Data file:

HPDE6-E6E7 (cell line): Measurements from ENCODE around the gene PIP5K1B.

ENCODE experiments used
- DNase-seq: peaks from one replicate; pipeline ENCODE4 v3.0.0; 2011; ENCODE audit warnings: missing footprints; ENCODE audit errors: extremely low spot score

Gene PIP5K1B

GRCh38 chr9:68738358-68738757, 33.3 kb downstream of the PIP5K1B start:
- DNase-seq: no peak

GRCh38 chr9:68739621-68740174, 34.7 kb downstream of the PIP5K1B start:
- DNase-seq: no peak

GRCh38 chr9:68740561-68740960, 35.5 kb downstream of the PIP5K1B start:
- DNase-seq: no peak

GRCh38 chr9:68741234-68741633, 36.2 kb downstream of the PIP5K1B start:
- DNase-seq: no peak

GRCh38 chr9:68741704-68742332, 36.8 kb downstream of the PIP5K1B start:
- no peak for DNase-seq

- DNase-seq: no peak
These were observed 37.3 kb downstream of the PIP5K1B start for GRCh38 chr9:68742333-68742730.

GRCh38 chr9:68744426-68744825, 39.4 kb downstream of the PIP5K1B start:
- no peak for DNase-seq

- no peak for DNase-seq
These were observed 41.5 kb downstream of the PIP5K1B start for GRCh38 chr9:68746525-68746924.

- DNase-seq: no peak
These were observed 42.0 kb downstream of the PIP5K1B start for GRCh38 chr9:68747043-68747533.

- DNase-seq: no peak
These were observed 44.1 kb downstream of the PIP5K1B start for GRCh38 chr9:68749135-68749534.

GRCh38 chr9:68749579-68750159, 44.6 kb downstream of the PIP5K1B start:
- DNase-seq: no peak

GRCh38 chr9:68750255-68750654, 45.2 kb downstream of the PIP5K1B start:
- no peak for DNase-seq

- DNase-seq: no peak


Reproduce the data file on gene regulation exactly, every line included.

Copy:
HPDE6-E6E7 (cell line): Measurements from ENCODE around the gene PIP5K1B.

ENCODE experiments used
- DNase-seq: peaks from one replicate; pipeline ENCODE4 v3.0.0; 2011; ENCODE audit warnings: missing footprints; ENCODE audit errors: extremely low spot score

Gene PIP5K1B

GRCh38 chr9:68738358-68738757, 33.3 kb downstream of the PIP5K1B start:
- DNase-seq: no peak

GRCh38 chr9:68739621-68740174, 34.7 kb downstream of the PIP5K1B start:
- DNase-seq: no peak

GRCh38 chr9:68740561-68740960, 35.5 kb downstream of the PIP5K1B start:
- DNase-seq: no peak

GRCh38 chr9:68741234-68741633, 36.2 kb downstream of the PIP5K1B start:
- DNase-seq: no peak

GRCh38 chr9:68741704-68742332, 36.8 kb downstream of the PIP5K1B start:
- no peak for DNase-seq

- DNase-seq: no peak
These were observed 37.3 kb downstream of the PIP5K1B start for GRCh38 chr9:68742333-68742730.

GRCh38 chr9:68744426-68744825, 39.4 kb downstream of the PIP5K1B start:
- no peak for DNase-seq

- no peak for DNase-seq
These were observed 41.5 kb downstream of the PIP5K1B start for GRCh38 chr9:68746525-68746924.

- DNase-seq: no peak
These were observed 42.0 kb downstream of the PIP5K1B start for GRCh38 chr9:68747043-68747533.

- DNase-seq: no peak
These were observed 44.1 kb downstream of the PIP5K1B start for GRCh38 chr9:68749135-68749534.

GRCh38 chr9:68749579-68750159, 44.6 kb downstream of the PIP5K1B start:
- DNase-seq: no peak

GRCh38 chr9:68750255-68750654, 45.2 kb downstream of the PIP5K1B start:
- no peak for DNase-seq

- DNase-seq: no peak